Dates given after picture titles are the processing dates on my transparencies and the actual date the photograph was taken would have been some month or so earlier. Where no dates are given the photographs were probably taken between September 1961 and December 1962 when the processing laboratories did not date the photographs. My black and white photographs were developed and printed in the bathroom of our flat in Tawahi.
The Mission to Seamen’s Club, at Steamer Point, was a great meeting place for a cold beer on a hot day when work permitted and the Shalimar restaurant with its attached open air cinema, the Shenaz, was a popular resort of locals. Eventually, as the insurgency lead by the Front for the Liberation of South Yemen (FLOSY) and the Marxist National Liberation Front (NLF), who were sworn to rid the region of the British, increased their activity and the political situation worsened, these favourite haunts became target 'hot-spots' for grenade throwers so sadly fell out of popularity on security grounds. Many of the cafes frequented by military personnel and their families along the main street of Ma'alla met with the same fate.
The Aden Airport Restaurant was a personal favourite for intimate special occasions where the quality of the cuisine could match the best available in a top class London restaurant and benefited from the daily import of produce from the scheduled flights into the airport. There, my wife and I enjoyed a number of excellent meals and good wines rounded off with the best of Napoleon Brandy and coffee.
For those who were interested, Aden offered some surprising activities including golf on a compacted sand course, gliding, go-cart racing and, as I was keen on building model aircraft at the time, a disused airport surrounded by sand dunes was a great place to fly (and crash) them. My interest in Amateur Radio enabled me to set up a radio station under a licence granted by the Governor of Aden and I held regular scheduled contacts with my brother-in-law in Durban, South Africa, and other amateurs around the world who desperately wished to add Aden to their list of contacts.
Our accommodation, provided by the company, was in a large air-conditioned flat in Tawahi with outside balconies from which we had a good view of the harbour and could track the movement of shipping whilst being ideally placed and just a short walk from our offices located in the P & O Building at Steamer Point, Tawahi. To compensate for the hot climate these flats had walls approaching some 80 cms thick, very high ceilings and ceramic tiled floors.
The water supply in Aden was pumped up from deep wells and there was never any need for a hot water supply to baths, showers or sinks - the 'cold' water supply soon ran hot due to the sun heating the piping system during the day. Initially the brackish taste of the local water was found to be rather unpleasant and for many months we were unable to enjoy 'English' tea or boiled potatoes due to the tainting by the water. However, some six months later and it seemed more palatable providing it was either chilled or boiled! Fortunately the local 'Stim' factory produced a very pleasant lemon flavoured cold drink and plentiful supplies of fresh limes squeezed into a glass of lemonade were great thirst quenchers during the hot days. 'Aden tummy' was a common complaint until one realised the absolute importance of scrupulous vegetable and fruit cleaning and became accustomed to the local water.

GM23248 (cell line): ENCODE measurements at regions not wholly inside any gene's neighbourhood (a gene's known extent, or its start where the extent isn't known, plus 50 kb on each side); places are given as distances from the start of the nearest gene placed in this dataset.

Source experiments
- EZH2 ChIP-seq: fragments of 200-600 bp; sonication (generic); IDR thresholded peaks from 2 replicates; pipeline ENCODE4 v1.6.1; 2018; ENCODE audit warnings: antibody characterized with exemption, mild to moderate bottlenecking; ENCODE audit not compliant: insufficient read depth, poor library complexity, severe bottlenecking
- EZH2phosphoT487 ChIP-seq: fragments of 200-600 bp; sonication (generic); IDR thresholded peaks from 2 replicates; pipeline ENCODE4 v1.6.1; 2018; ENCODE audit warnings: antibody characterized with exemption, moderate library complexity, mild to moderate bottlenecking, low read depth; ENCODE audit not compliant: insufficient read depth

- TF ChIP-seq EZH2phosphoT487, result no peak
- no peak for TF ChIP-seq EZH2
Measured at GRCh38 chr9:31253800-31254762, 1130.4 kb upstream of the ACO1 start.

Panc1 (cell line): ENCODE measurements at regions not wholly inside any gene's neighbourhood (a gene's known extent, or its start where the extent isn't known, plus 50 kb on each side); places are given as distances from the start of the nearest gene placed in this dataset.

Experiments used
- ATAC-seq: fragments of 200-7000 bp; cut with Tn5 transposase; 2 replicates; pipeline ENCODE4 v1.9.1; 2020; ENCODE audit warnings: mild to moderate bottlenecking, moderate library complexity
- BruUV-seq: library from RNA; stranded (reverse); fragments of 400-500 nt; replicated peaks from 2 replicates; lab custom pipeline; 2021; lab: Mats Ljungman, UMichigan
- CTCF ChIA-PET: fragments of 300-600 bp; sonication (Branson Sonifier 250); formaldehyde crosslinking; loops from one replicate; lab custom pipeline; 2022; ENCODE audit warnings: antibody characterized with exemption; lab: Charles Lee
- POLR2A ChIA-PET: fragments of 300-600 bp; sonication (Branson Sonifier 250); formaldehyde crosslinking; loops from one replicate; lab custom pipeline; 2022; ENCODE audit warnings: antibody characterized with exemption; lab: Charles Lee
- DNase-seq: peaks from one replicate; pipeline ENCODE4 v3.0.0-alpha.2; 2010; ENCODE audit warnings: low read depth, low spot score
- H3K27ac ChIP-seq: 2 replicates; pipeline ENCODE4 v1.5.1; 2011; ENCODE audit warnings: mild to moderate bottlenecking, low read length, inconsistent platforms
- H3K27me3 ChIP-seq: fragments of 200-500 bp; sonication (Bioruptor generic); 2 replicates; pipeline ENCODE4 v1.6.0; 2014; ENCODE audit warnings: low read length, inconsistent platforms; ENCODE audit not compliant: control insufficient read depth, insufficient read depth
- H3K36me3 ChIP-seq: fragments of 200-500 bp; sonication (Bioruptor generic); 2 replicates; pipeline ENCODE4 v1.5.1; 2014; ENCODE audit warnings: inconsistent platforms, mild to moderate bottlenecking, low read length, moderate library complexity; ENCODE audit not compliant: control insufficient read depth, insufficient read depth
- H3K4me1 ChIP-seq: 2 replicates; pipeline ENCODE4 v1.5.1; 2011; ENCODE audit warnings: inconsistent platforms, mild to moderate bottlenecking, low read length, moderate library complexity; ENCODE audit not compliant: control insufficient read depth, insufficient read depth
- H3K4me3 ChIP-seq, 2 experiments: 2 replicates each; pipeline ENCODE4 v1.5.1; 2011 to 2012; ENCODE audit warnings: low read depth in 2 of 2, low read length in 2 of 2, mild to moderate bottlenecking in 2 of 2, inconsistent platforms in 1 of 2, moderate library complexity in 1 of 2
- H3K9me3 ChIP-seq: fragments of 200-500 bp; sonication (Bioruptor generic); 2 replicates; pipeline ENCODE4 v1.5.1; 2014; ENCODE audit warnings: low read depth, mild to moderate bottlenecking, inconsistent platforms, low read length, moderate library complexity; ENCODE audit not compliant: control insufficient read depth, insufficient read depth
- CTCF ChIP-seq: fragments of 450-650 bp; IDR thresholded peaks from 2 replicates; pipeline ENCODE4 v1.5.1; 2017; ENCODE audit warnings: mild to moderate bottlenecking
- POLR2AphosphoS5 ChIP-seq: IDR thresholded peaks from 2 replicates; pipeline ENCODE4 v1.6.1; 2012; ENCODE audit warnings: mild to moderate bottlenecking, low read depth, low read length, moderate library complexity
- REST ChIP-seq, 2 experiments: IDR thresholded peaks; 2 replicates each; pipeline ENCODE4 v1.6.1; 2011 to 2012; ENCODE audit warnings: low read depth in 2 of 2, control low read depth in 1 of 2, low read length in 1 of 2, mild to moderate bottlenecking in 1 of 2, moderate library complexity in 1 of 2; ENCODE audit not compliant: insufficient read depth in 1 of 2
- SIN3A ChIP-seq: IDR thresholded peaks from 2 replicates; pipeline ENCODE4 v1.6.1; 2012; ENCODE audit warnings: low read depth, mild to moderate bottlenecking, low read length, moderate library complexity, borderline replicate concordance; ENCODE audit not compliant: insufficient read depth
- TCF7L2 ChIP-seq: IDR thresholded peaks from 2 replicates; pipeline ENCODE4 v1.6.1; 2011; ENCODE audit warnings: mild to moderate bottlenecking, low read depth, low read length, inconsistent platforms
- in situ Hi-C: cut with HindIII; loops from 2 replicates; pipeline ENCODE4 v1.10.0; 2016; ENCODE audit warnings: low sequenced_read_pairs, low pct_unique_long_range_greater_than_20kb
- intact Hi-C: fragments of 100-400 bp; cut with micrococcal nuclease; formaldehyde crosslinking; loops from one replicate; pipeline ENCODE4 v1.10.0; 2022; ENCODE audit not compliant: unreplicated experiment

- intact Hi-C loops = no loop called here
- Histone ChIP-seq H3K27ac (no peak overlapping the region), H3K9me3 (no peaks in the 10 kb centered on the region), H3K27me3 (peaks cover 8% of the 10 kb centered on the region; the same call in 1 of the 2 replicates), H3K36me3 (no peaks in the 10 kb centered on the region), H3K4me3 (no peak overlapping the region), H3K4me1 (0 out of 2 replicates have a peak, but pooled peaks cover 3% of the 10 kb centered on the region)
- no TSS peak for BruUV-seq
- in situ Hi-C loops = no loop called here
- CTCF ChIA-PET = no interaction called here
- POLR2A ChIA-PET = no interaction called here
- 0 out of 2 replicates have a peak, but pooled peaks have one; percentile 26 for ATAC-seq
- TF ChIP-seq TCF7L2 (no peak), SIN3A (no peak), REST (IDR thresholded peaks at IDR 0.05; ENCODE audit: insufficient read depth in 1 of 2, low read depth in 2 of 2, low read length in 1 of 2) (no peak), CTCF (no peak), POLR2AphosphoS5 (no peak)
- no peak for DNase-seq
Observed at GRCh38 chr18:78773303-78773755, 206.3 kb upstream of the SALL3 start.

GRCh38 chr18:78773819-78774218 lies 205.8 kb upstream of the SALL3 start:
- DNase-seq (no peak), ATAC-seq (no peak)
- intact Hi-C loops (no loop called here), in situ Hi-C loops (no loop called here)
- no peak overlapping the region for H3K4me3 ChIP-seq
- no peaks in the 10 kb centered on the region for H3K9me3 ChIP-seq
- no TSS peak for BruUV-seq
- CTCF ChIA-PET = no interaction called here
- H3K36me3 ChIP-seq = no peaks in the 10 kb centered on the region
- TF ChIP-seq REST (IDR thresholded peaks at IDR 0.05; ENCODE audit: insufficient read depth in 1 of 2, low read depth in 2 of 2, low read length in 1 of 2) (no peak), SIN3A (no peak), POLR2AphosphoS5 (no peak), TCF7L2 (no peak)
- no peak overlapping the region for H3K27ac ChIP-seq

Aden was a truly fascinating place to live in once one became accustomed to the climate and although the incidence of attacks on civilians at the commencement of the rise of the Arab factions intent on removing the British presence started to increase towards the end of our contract my wife and I still recall our life there and the memories shared during those years with nostalgia.
Ultimately the British Forces evacuated Aden at the end of November 1967 and the BBC correspondent of the time, Brian Barron, recently recalled the final withdrawal of ships sailing away from Aden in his report, some 40 years later, when he revisited Aden. This report, for those who might be interested, appears on the BBC's website at: -
This website is best viewed using a broadband Internet connection as the pictures are quite large. I considered using 'thumbnails' but decided that full size pictures are less troublesome for the viewer and the historic value of them justifies this method of presentation.
Whilst reasonable effort has been made to obtain consent to reproduce those images which have been sourced from other than my personal collection, or named persons who have given their permission for reproduction of their personal photographs, if any images infringe the rights of the owners of applicable copyright they will be immediatlely removed from the site upon receipt of their instruction to do so. However, as this web site serves no commercial purpose, it is hoped that they will not raise any objection or make such instruction.
Steamer Point and the Crescent from the 'Barren Rocks'.
This photograph appeared on the cover of the Port of Aden Annual dated 1964-65
and is reproduced here with acknowledgements to the former Aden Port Trust.
Key to numbered buildings & places of interest: -
P & O Building in which the office and workshop of Marconi's Aden depot were located
Port Trust Head Office
Crescent recreational area used for football matches , military and pipe band displays, etc.